Month: September 2011

Bad Science in Business

Last Summer I read Ben Goldacre’s Bad Science and I’ve been a bit of a disciple ever since – for those of you who haven’t had the pleasure there is a great 20 minute TED talk right here that is a nice introduction to his philosophy.

He has 3 key principles for spotting “Bad Science”

1) Beware articles that quote “authorities” to make their case – a definite sign that they have no real evidence to support it
2) Beware of studies that are run without control groups – they will almost definitely see a positive result due to placebo effects
3) Beware of collections of studies that show a lopsided range of results – someone is hiding the negative results from you. Basically – Make sure you have ALL the information, not just what other interested parties want you to have.

Since then I’ve tried to use some of those principles to help me make decisions about lifestyle and health etc. What I’ve recently found though is that the same principles apply just as well to the way I do business and the opinions that I hold.

The most important principle that Goldacre higlights is “Make sure you’ve got ALL the information”. It seems obvious, but it is all too easy to just take the data that you see first and run with it and you could end up doing exactly the wrong thing if you aren’t careful

Today I found a live example of study bias in the business world and a timely reminder of how easy it is to manipulate statistics to say what you want.

Yesterday the FSA (Financial Services Authority) released their 6 monthly “league table” of complaints in the financial sector. This first came to my attention whilst reading the Independent and then I also found this article on the mail online (I really started to pay attention when those two agreed with each other!)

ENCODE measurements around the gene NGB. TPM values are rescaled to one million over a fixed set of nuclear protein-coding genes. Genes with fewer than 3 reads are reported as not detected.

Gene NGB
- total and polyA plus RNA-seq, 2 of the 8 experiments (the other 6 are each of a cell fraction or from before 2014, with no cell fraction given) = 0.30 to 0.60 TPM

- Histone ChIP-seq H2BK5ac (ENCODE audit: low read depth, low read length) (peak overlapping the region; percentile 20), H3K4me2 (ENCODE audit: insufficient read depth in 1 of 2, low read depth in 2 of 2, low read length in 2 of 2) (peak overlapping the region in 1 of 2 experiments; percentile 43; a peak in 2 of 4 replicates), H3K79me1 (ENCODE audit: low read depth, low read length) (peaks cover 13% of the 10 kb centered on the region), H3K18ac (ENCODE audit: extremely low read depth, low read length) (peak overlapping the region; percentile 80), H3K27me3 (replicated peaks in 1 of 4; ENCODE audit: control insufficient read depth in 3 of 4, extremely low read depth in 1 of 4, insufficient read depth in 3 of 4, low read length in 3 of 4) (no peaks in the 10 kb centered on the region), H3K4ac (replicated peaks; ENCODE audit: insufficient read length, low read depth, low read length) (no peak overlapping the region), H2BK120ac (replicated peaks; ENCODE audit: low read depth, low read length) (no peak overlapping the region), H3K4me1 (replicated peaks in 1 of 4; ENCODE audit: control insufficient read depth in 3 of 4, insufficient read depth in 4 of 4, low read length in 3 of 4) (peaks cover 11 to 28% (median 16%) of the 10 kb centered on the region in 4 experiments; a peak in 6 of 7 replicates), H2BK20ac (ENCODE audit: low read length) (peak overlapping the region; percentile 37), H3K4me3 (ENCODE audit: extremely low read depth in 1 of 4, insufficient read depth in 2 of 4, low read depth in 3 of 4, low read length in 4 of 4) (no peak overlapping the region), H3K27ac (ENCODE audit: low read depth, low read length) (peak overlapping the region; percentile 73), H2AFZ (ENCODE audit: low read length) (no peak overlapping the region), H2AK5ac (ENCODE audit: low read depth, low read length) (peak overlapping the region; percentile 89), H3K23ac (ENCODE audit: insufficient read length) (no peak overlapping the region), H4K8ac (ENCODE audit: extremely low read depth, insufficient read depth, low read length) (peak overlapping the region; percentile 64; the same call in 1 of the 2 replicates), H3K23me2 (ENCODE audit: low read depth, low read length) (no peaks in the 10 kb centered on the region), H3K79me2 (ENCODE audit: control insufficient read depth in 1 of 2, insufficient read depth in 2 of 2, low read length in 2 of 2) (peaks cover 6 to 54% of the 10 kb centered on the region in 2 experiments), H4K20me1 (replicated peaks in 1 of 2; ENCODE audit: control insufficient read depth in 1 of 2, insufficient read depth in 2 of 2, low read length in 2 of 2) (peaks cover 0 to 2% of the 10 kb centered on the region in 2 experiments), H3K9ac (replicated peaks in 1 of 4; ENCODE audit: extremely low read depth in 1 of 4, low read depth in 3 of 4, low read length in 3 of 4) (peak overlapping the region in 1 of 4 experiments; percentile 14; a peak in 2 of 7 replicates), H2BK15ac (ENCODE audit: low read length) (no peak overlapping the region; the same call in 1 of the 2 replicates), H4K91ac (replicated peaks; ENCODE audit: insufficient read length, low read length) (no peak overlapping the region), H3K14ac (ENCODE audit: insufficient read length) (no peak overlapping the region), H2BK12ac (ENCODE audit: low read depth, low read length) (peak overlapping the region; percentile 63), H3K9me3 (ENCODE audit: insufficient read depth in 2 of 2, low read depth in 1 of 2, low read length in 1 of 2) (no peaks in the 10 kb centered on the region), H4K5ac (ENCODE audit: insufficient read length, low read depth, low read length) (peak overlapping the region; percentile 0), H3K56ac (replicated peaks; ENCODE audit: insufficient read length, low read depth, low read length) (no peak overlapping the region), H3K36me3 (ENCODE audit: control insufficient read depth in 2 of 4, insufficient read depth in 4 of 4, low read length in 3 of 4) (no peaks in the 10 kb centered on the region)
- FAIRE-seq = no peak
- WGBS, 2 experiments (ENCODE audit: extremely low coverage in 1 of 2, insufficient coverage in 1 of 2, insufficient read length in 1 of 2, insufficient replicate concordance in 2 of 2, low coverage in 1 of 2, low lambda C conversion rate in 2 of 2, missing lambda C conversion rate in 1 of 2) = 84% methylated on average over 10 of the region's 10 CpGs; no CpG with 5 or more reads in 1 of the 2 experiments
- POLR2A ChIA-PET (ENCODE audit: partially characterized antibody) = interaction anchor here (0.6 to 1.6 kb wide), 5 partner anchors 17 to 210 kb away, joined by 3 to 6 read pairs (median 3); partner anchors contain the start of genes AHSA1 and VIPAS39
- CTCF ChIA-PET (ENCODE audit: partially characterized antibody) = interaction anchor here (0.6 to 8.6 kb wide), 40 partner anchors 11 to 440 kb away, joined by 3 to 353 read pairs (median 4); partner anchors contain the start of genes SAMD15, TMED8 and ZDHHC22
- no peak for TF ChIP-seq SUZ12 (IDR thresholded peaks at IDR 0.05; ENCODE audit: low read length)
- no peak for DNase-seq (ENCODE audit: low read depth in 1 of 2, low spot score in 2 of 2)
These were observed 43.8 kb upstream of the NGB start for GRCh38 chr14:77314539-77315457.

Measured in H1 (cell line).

Both articles left the reader in no doubt that consumers were still very angry with Banks and that banking services were the worst offender in the financial sector.

I would probably have stopped there (and come to the fairly obvious conclusion that something drastic needs to happen with banking services), were it not for the fact that this story is very pertinent to a client that I am working on at the moment and so I wanted to be able to discuss it with them – obviously I wanted to make sure I had my facts straight and so I dug out the actual report from the FSA.

I suppose I shouldn’t have been surprised by what I found, but I was.

The real headline from the study is that things are actually getting a lot better – complaints about banking services have actually dropped by 22% since last year and a whopping 60% since banking’s nadir at the end of 2009. Also banking is no longer the worst offender – Insurance services now have that honour. My conclusion now would be that we must be doing something right and we should find out what and keep doing it (Effectively the opposite conclusion to the one I would have made had I taken either the Independent or the Daily Mail at face value)

The reason I’m so suprised (or maybe even impressed) is that the media didn’t just exaggerate the findings for effect, they actually made out the opposite of the findings to be true because that was the story they wanted to tell (and the story that might keep their readers nice and angry.) “Banks a bit less shit” isn’t much of a headline I guess, although it would definitely be surprising!

Anyway, maybe this is blindingly obvious to all of you, but I thought it was worth sharing. Question EVERYTHING!